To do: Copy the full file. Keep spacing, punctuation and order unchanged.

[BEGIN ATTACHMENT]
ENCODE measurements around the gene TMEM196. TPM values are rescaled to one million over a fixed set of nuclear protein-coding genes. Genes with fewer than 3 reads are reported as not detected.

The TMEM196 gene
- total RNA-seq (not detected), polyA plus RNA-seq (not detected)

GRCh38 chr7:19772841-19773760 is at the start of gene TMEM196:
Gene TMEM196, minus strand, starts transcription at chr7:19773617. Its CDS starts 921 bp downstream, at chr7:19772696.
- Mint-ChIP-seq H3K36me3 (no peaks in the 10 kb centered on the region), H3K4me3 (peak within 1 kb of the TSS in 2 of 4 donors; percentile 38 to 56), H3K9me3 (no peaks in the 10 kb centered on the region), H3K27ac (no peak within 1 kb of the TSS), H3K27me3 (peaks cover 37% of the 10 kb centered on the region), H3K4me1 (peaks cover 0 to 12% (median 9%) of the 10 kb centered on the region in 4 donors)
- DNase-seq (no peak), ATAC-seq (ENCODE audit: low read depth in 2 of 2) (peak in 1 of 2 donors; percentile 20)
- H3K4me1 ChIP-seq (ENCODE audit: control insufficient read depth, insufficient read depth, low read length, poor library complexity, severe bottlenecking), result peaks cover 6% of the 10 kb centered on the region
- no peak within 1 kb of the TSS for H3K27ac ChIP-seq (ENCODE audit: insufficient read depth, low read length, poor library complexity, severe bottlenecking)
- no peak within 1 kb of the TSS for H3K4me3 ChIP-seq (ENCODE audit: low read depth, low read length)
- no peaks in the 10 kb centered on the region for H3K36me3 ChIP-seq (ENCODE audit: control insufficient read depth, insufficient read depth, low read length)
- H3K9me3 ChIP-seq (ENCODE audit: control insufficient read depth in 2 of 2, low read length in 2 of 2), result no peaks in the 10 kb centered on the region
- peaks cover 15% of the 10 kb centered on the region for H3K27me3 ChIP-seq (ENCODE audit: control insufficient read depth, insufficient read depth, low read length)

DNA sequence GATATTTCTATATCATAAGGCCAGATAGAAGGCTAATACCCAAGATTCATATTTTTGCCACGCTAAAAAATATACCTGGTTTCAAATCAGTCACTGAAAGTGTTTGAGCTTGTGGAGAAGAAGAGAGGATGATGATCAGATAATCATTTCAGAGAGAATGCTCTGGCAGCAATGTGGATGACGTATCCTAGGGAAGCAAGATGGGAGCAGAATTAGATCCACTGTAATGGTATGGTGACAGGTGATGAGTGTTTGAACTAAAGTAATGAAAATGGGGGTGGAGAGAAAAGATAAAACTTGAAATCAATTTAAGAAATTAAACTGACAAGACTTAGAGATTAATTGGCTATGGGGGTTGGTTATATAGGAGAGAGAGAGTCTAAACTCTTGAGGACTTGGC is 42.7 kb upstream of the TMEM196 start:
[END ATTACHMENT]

ENCODE measurements around the gene TMEM196. TPM values are rescaled to one million over a fixed set of nuclear protein-coding genes. Genes with fewer than 3 reads are reported as not detected.

The TMEM196 gene
- total RNA-seq (not detected), polyA plus RNA-seq (not detected)

GRCh38 chr7:19772841-19773760 is at the start of gene TMEM196:
Gene TMEM196, minus strand, starts transcription at chr7:19773617. Its CDS starts 921 bp downstream, at chr7:19772696.
- Mint-ChIP-seq H3K36me3 (no peaks in the 10 kb centered on the region), H3K4me3 (peak within 1 kb of the TSS in 2 of 4 donors; percentile 38 to 56), H3K9me3 (no peaks in the 10 kb centered on the region), H3K27ac (no peak within 1 kb of the TSS), H3K27me3 (peaks cover 37% of the 10 kb centered on the region), H3K4me1 (peaks cover 0 to 12% (median 9%) of the 10 kb centered on the region in 4 donors)
- DNase-seq (no peak), ATAC-seq (ENCODE audit: low read depth in 2 of 2) (peak in 1 of 2 donors; percentile 20)
- H3K4me1 ChIP-seq (ENCODE audit: control insufficient read depth, insufficient read depth, low read length, poor library complexity, severe bottlenecking), result peaks cover 6% of the 10 kb centered on the region
- no peak within 1 kb of the TSS for H3K27ac ChIP-seq (ENCODE audit: insufficient read depth, low read length, poor library complexity, severe bottlenecking)
- no peak within 1 kb of the TSS for H3K4me3 ChIP-seq (ENCODE audit: low read depth, low read length)
- no peaks in the 10 kb centered on the region for H3K36me3 ChIP-seq (ENCODE audit: control insufficient read depth, insufficient read depth, low read length)
- H3K9me3 ChIP-seq (ENCODE audit: control insufficient read depth in 2 of 2, low read length in 2 of 2), result no peaks in the 10 kb centered on the region
- peaks cover 15% of the 10 kb centered on the region for H3K27me3 ChIP-seq (ENCODE audit: control insufficient read depth, insufficient read depth, low read length)

DNA sequence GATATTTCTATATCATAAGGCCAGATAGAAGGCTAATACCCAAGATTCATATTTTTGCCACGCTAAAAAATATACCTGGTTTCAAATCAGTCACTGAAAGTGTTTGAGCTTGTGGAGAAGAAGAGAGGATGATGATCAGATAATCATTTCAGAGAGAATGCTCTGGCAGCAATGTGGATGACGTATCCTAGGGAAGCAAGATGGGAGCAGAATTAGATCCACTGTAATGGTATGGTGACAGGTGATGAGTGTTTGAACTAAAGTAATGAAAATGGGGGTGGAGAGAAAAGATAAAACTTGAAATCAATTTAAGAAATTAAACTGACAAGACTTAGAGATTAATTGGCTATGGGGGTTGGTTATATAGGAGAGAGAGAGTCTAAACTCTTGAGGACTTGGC is 42.7 kb upstream of the TMEM196 start: